Dune areas feature a plant mix that often includes purple lupine, coyote brush, silk tassel, and various grasses. Several species of seed-eating sparrows frequent these locations, as do insect-ingesting birds like the tree swallow, violet-green swallow, and black phoebe. Red-tailed hawks and northern harriers (marsh hawks) search the dunes for rodents, competing with weasels, coyotes, and garter snakes; their main prey are the California vole and various mice, all of which nest in the scattered driftwood.

Beaches and dunes can be found at Freshwater Spit and the nearby area around the Redwood Information Center, along the Gold Bluffs in Redwood National Park and Prairie Creek Redwoods State Park, and at RNP’s Crescent Beach.

Lagoons are home to aquatic plants like bulrush, cattail, and yellow pondlily. Many birds populate these placid places, among them the great blue heron, green-backed heron, and red-winged blackbird. Amphibians such as the red-legged frog, Pacific tree frog, and rough-skinned newt are often on the menu of resident river otters, minks, and other predators; pond turtles are another interesting inhabitant. Several lagoons are located in the parks; they are: at Crescent Beach, south of the beach parking area; near the mouth of Lagoon Creek, just off Highway 101 north of Trees of Mystery; Espa Lagoon, at Gold Bluffs; and Freshwater Lagoon, at the southern entrance to the parks.

Marshlands feature the animals common to the lagoons, plus elk, beaver, and an occasional mountain lion. Here, too, are coastal cutthroat trout, which come up the creeks that drain the marshes. Common birds are both the Virginia and sora rails. In marshy sites, thickets of willow and red alder alternate with areas of horsetail, sedges, and rushes, combining to form outposts of lush vegetation that encroach upon the sandy expanses of dune and beach. Several of the stream mouths at Gold Bluffs have, over time, created marshes, including those at Squashan, Home, Boat, Butler, and Ossagon creeks.

Prairies and Oak Woodlands

For all their beauty, the undiminished intensity of old-growth forests can become a bit daunting. So it is that the parks’ prairies and oak woodlands provide a welcome change, offering airy openings, varied vegetation, and lots of wildlife. These are places where the vision expands, the air dries and brightens, and the verticality of tall trunks relaxes into the roundness of spreading oaks and rolling hills.

There are two types of prairies within the parks. Low-elevation grasslands are found along Prairie Creek and above the Gold Bluffs; these grassy areas are grazed regularly by the various herds of elk. Look for them at Elk Prairie, near the southern edge of Prairie Creek State Park; at Alexander Lincoln Prairie, above Fern Canyon; and on the hillside northeast of the mouth of Ossagon Creek.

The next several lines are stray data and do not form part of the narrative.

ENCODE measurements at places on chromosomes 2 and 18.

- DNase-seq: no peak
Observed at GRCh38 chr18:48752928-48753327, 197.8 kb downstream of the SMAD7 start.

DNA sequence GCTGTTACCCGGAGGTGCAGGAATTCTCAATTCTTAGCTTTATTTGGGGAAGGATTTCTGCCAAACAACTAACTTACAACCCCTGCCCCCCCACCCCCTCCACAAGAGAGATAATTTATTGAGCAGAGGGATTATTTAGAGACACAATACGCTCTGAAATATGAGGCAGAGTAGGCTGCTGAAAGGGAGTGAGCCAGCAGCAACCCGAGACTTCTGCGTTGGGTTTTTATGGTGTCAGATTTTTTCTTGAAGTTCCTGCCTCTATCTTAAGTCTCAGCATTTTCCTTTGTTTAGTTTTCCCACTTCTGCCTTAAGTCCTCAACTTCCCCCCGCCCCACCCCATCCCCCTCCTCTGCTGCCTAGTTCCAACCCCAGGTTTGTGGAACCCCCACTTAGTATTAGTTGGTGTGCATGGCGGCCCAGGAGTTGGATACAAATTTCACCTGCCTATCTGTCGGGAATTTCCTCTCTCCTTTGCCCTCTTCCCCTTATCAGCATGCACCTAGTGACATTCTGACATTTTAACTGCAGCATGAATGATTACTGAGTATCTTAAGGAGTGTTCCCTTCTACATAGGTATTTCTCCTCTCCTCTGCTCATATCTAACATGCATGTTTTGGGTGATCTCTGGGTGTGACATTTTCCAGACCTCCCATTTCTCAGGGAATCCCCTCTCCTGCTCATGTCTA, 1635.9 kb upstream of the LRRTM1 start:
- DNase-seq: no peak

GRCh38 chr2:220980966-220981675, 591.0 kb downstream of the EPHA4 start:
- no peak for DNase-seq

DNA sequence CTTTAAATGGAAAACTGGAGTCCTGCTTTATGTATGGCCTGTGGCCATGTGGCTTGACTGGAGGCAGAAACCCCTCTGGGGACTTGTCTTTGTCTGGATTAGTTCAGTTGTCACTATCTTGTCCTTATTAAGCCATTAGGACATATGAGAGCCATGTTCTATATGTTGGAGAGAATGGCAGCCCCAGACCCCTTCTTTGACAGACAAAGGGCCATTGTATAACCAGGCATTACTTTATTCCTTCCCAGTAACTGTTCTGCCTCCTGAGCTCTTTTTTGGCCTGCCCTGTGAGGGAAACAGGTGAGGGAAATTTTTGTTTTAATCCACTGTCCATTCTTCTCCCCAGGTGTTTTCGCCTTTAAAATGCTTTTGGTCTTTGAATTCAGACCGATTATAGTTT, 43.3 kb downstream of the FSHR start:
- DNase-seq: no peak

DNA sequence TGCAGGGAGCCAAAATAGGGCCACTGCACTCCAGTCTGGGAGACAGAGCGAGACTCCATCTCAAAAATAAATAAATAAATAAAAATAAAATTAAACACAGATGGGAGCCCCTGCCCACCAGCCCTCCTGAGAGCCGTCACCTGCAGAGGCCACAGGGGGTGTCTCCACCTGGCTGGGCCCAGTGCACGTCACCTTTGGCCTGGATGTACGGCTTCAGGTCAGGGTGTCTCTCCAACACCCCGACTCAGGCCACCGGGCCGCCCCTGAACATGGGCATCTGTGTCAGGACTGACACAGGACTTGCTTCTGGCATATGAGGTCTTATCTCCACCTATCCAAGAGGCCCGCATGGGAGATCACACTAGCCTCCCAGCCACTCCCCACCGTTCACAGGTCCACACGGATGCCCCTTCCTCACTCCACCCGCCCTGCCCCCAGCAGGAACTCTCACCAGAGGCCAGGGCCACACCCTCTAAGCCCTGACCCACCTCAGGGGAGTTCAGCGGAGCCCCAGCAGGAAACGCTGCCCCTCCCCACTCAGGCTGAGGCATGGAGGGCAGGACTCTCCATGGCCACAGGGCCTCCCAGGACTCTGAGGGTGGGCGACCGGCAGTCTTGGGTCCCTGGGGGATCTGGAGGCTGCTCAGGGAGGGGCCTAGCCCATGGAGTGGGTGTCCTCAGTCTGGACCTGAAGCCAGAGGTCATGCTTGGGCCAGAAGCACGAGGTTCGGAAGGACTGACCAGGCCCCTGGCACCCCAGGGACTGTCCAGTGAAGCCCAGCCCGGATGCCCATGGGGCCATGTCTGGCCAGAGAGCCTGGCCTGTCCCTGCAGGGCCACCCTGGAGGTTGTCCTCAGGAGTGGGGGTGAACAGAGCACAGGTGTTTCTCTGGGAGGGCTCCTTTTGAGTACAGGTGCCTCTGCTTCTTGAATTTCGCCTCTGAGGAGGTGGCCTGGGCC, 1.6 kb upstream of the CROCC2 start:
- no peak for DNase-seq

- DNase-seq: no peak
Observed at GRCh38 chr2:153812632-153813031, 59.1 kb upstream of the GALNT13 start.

Greater in extent are the ridgetop prairies found along the Little Bald Hills Trail and on Bald Hills Road. The latter area stretches for miles along the ridgeline, dropping at times far down the canyonside towards Redwood Creek. In earlier days the Tolowas (in the Little Bald Hills) and the Chilulas (in the Bald Hills) burned the upland prairies to keep them free of encroaching trees, for the grasslands provided browsing areas for deer and elk. Later, sheep ranchers like the Lyons family also ignited the hillslopes to maintain grazing lands for their flocks. Redwood National Park now has a controlled-burning program to ensure the perpetuation of the prairies, while Prairie Creek Redwoods State Park not only burns Elk Prairie but also cuts well-established trees that impinge on the grassland.

Both native and introduced grasses populate the upland prairies, to which numerous wildflowers add their seasonal coloration. Four members of the amaryllis family frequent these open expanses: harvest brodiaea, Ithuriel’s spear, firecracker flower, and blue dicks. Also prominent upon the prairielands are Henderson’s shooting star, woolly sunflower, blue eyed grass, blue-headed gilia, and Indian pink, while western hound’s tongue wags in nearby shady spots.

The lowland prairies and those of the Little Bald Hills are encircled by conifers, while in the Bald Hills the grasslands often form savannas with Oregon white oak, California black oak, and an occasional bigleaf maple.

Both elk and black-tailed deer forage on the Bald Hills prairies, as do voles, harvest mice, and gophers, while bobcats, coyotes, and mountain lions use the area to hunt. Turkey vultures, along with raptors like the kestrel, northern harrier, and red-tailed hawk, search for food from high above.


California Native Plant Society - North Coast Chapter
P.O. Box 1067 Arcata, CA 95518-1067
Last updated February 4, 1997